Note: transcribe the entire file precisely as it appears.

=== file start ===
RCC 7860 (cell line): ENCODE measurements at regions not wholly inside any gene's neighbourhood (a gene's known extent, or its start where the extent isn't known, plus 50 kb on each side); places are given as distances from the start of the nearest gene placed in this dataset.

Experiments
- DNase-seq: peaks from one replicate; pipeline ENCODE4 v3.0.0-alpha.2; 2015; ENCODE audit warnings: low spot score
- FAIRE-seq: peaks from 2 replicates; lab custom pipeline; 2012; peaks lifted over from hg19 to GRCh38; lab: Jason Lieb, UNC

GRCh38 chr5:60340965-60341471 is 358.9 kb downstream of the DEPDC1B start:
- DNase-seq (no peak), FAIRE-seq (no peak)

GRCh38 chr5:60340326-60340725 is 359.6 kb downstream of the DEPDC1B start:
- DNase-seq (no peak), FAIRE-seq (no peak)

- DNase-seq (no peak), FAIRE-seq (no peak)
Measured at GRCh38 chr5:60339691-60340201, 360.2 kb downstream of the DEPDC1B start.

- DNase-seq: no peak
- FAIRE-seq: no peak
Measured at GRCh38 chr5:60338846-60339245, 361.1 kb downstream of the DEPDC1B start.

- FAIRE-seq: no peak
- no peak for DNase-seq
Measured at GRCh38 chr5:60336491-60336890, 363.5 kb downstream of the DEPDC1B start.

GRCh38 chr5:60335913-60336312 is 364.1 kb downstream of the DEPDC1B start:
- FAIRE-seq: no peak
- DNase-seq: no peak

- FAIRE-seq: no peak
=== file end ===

RCC 7860 (cell line): ENCODE measurements at regions not wholly inside any gene's neighbourhood (a gene's known extent, or its start where the extent isn't known, plus 50 kb on each side); places are given as distances from the start of the nearest gene placed in this dataset.

Experiments
- DNase-seq: peaks from one replicate; pipeline ENCODE4 v3.0.0-alpha.2; 2015; ENCODE audit warnings: low spot score
- FAIRE-seq: peaks from 2 replicates; lab custom pipeline; 2012; peaks lifted over from hg19 to GRCh38; lab: Jason Lieb, UNC

GRCh38 chr5:60340965-60341471 is 358.9 kb downstream of the DEPDC1B start:
- DNase-seq (no peak), FAIRE-seq (no peak)

GRCh38 chr5:60340326-60340725 is 359.6 kb downstream of the DEPDC1B start:
- DNase-seq (no peak), FAIRE-seq (no peak)

- DNase-seq (no peak), FAIRE-seq (no peak)
Measured at GRCh38 chr5:60339691-60340201, 360.2 kb downstream of the DEPDC1B start.

- DNase-seq: no peak
- FAIRE-seq: no peak
Measured at GRCh38 chr5:60338846-60339245, 361.1 kb downstream of the DEPDC1B start.

- FAIRE-seq: no peak
- no peak for DNase-seq
Measured at GRCh38 chr5:60336491-60336890, 363.5 kb downstream of the DEPDC1B start.

GRCh38 chr5:60335913-60336312 is 364.1 kb downstream of the DEPDC1B start:
- FAIRE-seq: no peak
- DNase-seq: no peak

- FAIRE-seq: no peak